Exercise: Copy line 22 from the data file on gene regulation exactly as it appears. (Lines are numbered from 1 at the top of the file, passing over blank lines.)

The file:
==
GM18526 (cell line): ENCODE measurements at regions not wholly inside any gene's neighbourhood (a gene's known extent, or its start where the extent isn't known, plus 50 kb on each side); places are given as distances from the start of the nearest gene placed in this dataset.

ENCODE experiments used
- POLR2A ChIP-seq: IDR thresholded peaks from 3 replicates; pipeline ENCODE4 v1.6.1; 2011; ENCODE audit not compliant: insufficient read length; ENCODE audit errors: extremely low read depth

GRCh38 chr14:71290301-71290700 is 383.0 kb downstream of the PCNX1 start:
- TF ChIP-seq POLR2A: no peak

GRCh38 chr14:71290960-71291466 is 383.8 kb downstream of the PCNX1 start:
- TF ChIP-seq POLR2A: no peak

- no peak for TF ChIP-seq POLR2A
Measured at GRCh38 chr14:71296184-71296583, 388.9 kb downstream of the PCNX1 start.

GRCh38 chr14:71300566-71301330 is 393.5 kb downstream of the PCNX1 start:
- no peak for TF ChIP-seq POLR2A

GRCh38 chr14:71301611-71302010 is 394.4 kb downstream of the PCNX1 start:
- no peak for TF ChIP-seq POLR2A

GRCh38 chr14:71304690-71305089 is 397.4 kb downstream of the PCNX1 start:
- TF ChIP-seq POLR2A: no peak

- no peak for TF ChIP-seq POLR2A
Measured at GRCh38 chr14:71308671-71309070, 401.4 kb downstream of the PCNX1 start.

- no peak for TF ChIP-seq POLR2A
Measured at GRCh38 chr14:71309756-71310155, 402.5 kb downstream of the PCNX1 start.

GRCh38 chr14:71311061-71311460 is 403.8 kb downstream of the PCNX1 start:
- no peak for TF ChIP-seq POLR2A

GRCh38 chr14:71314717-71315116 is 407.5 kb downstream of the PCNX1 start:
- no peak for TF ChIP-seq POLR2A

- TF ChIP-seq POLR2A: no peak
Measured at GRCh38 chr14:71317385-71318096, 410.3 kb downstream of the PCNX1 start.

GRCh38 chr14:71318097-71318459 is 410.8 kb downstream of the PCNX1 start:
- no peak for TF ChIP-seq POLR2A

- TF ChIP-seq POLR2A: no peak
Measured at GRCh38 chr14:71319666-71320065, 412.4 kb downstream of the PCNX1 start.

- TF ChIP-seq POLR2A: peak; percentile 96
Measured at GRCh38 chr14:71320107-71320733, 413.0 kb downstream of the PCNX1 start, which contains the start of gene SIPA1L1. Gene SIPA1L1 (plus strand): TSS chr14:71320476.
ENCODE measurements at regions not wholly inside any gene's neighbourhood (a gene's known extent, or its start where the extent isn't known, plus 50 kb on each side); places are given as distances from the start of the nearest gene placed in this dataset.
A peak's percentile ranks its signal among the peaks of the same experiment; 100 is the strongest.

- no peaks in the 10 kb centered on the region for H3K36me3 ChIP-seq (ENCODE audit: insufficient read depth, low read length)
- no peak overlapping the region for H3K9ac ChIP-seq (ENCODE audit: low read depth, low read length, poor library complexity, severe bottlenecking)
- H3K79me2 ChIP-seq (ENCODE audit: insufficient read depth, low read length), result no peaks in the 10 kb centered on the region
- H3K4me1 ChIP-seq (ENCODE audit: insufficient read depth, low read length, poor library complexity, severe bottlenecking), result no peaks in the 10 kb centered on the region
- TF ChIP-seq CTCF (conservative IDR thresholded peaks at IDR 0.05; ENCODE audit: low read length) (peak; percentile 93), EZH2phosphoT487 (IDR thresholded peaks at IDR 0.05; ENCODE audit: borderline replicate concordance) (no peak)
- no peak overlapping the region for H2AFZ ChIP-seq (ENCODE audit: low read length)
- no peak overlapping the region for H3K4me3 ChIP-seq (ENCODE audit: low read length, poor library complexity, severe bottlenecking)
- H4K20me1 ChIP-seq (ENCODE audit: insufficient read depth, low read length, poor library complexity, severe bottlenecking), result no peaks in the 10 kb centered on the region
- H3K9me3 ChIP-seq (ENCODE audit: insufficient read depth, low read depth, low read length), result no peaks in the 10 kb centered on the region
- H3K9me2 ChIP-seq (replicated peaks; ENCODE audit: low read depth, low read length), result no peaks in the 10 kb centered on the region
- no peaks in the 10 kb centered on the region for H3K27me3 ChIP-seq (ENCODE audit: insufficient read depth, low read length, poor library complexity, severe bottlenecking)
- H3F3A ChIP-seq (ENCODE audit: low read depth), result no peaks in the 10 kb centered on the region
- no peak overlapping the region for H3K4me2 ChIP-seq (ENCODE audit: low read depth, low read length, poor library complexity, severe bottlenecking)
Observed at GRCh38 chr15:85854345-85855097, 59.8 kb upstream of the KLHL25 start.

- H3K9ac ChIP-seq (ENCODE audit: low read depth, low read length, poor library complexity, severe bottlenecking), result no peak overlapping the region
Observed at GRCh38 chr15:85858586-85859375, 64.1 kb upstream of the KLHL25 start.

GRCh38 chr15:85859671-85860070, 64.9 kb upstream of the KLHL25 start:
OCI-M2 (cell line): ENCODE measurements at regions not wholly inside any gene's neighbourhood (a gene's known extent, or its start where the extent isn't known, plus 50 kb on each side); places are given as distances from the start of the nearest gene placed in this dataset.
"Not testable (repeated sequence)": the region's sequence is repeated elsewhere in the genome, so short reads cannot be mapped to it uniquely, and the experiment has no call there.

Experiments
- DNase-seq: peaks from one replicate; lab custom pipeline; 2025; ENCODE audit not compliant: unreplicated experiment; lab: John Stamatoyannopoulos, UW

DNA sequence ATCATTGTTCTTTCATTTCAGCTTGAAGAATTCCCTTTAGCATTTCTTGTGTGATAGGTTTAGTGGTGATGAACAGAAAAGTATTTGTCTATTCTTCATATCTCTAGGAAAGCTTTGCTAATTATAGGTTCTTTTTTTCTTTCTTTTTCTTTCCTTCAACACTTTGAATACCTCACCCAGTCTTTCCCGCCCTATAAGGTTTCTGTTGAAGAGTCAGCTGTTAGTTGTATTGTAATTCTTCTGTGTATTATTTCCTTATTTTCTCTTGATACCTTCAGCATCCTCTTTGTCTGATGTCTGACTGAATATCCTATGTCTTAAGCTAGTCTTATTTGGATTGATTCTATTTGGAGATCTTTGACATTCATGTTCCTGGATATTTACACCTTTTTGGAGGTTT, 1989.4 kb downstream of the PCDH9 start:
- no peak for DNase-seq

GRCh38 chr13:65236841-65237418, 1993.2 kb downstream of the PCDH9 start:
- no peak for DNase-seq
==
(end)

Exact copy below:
GRCh38 chr14:71314717-71315116 is 407.5 kb downstream of the PCNX1 start: